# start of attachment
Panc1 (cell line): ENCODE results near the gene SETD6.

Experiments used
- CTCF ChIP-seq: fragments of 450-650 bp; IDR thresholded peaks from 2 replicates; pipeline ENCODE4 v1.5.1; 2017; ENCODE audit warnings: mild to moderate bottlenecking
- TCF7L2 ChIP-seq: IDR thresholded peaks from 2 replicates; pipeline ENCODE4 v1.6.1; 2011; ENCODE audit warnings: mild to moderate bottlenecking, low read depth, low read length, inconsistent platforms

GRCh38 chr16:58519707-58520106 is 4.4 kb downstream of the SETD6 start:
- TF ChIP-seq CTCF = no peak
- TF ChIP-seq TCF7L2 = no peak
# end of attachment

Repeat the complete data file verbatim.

Panc1 (cell line): ENCODE results near the gene SETD6.

Experiments used
- CTCF ChIP-seq: fragments of 450-650 bp; IDR thresholded peaks from 2 replicates; pipeline ENCODE4 v1.5.1; 2017; ENCODE audit warnings: mild to moderate bottlenecking
- TCF7L2 ChIP-seq: IDR thresholded peaks from 2 replicates; pipeline ENCODE4 v1.6.1; 2011; ENCODE audit warnings: mild to moderate bottlenecking, low read depth, low read length, inconsistent platforms

GRCh38 chr16:58519707-58520106 is 4.4 kb downstream of the SETD6 start:
- TF ChIP-seq CTCF = no peak
- TF ChIP-seq TCF7L2 = no peak